Louie Gohmert appeals ruling on Pence to Fifth Circuit

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Republican Rep. Louie Gohmert of Texas is appealing a federal judge’s ruling that he lacked standing to bring a lawsuit aimed at empowering Vice President Mike Pence to overturn President-elect Joseph R. Biden’s victory.

Mr. Gohmert late Friday night filed a notice of appeal to the Court of Appeals for the Fifth Circuit of the ruling by U.S. District Court Judge Jeremy Kernodle, a Trump appointee based in Tyler, Texas.

The lawmaker told Newsmax that he expects the appeals court to act ahead of Jan. 6, when Congress is scheduled to vote on certifying the Electoral College results that show Mr. Biden won with 306 votes.

“Bottom line is, the court is saying, ‘we’re not going to touch this, you have no remedy,’” Mr. Gohmert said. “Basically, in effect, the ruling would be that you’ve got to go to the streets and be as violent as antifa and BLM.”

The lower court said his lawsuit, which was filed against Mr. Pence, couldn’t be brought by an individual member of Congress, because it seeks relief that would apply to the entire House and Senate.

Mr. Gohmert is asking the court to declare that Mr. Pence, who is required to preside over the Jan. 6 session of Congress, has the sole authority to decide whether some of Mr. Biden’s electoral votes from contested battleground states should be rejected. If Mr. Biden didn’t receive the required 270 or more electoral votes, the House would choose the next president.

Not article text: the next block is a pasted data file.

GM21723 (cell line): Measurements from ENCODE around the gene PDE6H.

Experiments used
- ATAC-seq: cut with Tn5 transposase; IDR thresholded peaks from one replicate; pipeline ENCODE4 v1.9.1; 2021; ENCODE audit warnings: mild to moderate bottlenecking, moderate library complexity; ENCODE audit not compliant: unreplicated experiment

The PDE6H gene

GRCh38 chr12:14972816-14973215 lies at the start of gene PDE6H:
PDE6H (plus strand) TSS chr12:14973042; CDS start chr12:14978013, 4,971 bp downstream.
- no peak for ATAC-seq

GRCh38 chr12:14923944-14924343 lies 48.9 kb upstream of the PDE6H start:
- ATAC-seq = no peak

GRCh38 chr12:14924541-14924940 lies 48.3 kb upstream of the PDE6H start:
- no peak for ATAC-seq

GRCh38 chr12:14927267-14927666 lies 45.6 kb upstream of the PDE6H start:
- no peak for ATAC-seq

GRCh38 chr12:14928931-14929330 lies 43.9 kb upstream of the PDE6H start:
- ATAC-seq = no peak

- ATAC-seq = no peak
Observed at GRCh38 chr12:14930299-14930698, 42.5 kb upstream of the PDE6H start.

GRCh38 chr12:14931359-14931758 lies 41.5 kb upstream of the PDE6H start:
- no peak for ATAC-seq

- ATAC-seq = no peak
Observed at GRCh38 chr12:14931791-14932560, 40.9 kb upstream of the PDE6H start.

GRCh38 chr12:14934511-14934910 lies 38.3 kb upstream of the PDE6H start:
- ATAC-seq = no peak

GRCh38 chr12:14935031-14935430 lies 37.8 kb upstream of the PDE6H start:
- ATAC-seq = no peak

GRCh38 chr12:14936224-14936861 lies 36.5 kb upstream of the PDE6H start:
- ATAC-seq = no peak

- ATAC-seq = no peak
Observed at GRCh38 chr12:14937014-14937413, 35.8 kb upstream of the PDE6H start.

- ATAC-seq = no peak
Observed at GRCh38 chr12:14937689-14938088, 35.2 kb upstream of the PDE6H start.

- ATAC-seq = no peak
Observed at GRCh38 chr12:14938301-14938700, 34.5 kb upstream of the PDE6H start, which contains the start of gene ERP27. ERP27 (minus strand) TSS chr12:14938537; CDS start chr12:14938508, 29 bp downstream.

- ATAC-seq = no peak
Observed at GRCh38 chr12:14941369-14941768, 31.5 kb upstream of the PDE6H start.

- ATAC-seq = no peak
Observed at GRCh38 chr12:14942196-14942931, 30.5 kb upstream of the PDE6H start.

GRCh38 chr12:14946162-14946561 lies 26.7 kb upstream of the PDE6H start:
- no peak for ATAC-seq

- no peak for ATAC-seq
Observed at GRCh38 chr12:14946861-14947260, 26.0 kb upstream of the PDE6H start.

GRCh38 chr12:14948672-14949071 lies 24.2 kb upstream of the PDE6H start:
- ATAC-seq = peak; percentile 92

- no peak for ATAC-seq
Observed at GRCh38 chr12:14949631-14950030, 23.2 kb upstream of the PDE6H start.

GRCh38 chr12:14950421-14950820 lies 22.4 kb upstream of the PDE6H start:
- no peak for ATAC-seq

But Judge Kernodle said Mr. Gohmert’s argument was speculative.

“Congressman Gohmert’s alleged injury requires a series of hypothetical—but by no means certain—events,” the judge wrote in the ruling on Friday night. “Plaintiffs presuppose what the Vice President will do on January 6, which electoral votes the Vice President will count or reject from contested states, whether a Representative and a Senator will object under Section 15 of the Electoral Count Act, how each member of the House and Senate will vote on any such objections, and how each state delegation in the House would potentially vote under the Twelfth Amendment absent a majority electoral vote.”

The ruling stated, “All that makes Congressman Gohmert’s alleged injury far too uncertain to support standing under.”

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